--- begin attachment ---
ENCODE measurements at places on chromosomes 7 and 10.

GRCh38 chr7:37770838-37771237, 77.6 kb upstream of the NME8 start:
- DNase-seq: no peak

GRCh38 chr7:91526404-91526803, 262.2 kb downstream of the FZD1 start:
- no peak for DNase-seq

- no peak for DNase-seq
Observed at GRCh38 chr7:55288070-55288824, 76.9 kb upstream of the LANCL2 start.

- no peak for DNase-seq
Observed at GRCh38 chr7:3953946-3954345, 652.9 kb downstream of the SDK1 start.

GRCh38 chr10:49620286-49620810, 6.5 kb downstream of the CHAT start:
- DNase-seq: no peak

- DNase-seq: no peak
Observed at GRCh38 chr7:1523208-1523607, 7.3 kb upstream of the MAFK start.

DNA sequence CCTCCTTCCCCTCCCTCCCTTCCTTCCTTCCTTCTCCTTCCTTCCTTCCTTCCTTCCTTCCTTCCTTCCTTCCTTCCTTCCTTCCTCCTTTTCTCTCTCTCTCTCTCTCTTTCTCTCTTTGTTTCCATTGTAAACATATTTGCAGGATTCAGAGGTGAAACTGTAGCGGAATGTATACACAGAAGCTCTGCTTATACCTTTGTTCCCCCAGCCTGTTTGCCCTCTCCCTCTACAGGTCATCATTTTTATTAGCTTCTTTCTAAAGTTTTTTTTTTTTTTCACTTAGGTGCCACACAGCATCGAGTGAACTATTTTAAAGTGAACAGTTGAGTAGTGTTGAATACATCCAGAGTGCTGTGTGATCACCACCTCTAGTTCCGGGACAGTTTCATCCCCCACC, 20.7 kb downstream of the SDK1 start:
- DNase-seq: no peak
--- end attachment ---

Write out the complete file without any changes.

ENCODE measurements at places on chromosomes 7 and 10.

GRCh38 chr7:37770838-37771237, 77.6 kb upstream of the NME8 start:
- DNase-seq: no peak

GRCh38 chr7:91526404-91526803, 262.2 kb downstream of the FZD1 start:
- no peak for DNase-seq

- no peak for DNase-seq
Observed at GRCh38 chr7:55288070-55288824, 76.9 kb upstream of the LANCL2 start.

- no peak for DNase-seq
Observed at GRCh38 chr7:3953946-3954345, 652.9 kb downstream of the SDK1 start.

GRCh38 chr10:49620286-49620810, 6.5 kb downstream of the CHAT start:
- DNase-seq: no peak

- DNase-seq: no peak
Observed at GRCh38 chr7:1523208-1523607, 7.3 kb upstream of the MAFK start.

DNA sequence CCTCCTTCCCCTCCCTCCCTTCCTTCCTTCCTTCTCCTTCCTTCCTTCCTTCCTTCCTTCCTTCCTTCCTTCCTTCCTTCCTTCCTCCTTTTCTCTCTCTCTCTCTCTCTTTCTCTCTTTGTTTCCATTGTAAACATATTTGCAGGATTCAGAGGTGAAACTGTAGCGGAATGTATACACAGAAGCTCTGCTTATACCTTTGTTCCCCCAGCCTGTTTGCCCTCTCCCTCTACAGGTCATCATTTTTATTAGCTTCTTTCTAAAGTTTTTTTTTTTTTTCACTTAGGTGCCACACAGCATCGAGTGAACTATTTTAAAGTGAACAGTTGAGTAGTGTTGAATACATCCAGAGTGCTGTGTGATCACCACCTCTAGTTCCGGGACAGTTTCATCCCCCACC, 20.7 kb downstream of the SDK1 start:
- DNase-seq: no peak